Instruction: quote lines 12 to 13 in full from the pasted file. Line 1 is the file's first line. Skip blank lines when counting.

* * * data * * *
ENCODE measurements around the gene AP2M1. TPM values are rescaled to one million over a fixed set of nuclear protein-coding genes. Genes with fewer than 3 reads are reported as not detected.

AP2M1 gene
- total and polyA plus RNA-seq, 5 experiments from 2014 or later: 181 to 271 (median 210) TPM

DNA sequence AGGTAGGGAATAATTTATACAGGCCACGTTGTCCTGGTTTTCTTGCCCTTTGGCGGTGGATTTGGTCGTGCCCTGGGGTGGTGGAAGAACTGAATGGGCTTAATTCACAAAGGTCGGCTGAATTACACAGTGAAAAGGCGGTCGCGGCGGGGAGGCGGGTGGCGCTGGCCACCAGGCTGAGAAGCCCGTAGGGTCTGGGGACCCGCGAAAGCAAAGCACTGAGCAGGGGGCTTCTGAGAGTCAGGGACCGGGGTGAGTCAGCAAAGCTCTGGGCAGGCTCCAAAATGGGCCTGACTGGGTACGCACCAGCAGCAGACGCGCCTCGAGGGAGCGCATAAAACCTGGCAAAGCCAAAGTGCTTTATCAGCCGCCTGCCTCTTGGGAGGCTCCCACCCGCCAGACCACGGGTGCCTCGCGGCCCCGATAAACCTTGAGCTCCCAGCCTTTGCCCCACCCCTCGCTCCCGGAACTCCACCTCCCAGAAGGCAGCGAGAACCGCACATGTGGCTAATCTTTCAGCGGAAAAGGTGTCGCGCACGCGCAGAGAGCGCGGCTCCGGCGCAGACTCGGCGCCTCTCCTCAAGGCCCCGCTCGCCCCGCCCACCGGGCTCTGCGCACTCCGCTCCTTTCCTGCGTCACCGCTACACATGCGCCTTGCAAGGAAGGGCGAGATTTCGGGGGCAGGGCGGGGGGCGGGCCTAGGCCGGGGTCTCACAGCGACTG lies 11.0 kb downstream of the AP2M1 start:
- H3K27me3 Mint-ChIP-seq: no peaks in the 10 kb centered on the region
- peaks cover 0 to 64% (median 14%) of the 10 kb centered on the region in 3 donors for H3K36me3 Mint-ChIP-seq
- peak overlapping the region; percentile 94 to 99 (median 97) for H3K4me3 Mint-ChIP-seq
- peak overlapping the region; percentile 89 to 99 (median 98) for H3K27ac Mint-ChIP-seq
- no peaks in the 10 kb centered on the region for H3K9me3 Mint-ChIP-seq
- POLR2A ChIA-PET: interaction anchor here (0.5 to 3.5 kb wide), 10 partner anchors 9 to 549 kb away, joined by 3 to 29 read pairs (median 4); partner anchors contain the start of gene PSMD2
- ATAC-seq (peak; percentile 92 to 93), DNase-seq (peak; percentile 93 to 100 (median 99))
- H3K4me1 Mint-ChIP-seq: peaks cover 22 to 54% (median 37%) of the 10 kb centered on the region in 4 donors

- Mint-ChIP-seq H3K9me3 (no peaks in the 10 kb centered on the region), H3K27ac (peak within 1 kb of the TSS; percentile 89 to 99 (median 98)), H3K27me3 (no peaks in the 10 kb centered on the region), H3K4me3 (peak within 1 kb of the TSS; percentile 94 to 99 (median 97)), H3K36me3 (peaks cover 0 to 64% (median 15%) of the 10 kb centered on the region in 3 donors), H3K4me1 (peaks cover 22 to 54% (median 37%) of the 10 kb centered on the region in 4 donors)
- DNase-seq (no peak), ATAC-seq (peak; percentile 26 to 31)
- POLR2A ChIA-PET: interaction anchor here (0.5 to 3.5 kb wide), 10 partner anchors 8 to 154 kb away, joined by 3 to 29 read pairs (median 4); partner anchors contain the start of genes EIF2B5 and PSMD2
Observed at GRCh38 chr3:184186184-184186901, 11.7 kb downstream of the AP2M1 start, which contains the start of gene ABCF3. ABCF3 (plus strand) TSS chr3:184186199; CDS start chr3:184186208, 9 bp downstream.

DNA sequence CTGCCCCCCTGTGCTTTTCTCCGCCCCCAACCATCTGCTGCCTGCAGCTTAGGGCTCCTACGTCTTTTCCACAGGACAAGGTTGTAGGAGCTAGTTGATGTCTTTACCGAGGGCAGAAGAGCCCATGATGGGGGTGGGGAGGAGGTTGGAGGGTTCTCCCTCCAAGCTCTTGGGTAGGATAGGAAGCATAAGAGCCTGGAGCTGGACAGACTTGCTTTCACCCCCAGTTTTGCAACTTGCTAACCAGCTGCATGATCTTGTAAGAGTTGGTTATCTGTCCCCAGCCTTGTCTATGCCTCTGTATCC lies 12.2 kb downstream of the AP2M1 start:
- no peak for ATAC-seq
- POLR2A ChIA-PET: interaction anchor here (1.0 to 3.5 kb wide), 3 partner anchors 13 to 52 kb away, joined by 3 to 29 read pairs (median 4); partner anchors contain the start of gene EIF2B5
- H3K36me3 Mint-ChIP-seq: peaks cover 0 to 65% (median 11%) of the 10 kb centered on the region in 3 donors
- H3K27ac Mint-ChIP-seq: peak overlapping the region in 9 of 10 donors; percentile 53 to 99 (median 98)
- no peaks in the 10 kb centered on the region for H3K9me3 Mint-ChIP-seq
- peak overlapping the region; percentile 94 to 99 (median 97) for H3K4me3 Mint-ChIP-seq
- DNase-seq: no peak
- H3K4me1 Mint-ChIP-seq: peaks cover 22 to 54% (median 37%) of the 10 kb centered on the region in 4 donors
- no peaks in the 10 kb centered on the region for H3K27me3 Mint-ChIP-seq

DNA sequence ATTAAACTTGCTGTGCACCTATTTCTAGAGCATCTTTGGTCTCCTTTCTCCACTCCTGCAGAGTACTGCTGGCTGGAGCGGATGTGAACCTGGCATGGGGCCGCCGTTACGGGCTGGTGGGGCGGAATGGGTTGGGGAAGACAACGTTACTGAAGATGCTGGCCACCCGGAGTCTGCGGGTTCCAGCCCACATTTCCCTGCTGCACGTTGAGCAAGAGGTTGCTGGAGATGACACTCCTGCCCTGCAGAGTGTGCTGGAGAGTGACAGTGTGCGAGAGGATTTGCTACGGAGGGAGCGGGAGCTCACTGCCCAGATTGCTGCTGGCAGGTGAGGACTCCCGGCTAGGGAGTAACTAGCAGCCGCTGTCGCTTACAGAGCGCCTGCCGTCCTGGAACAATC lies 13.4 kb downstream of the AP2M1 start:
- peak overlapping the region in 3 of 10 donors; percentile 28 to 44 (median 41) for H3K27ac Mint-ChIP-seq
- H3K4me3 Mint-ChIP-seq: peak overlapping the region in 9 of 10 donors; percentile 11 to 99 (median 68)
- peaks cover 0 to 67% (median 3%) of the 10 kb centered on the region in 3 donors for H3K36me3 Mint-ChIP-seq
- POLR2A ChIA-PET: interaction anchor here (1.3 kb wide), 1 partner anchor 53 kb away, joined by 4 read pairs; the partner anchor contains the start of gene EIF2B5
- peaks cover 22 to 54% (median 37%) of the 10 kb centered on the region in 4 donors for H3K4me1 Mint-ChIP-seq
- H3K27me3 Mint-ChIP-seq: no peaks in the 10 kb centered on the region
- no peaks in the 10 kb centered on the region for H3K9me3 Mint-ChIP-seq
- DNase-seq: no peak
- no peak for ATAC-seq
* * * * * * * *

- H3K4me1 Mint-ChIP-seq: peaks cover 22 to 54% (median 37%) of the 10 kb centered on the region in 4 donors

- Mint-ChIP-seq H3K9me3 (no peaks in the 10 kb centered on the region), H3K27ac (peak within 1 kb of the TSS; percentile 89 to 99 (median 98)), H3K27me3 (no peaks in the 10 kb centered on the region), H3K4me3 (peak within 1 kb of the TSS; percentile 94 to 99 (median 97)), H3K36me3 (peaks cover 0 to 64% (median 15%) of the 10 kb centered on the region in 3 donors), H3K4me1 (peaks cover 22 to 54% (median 37%) of the 10 kb centered on the region in 4 donors)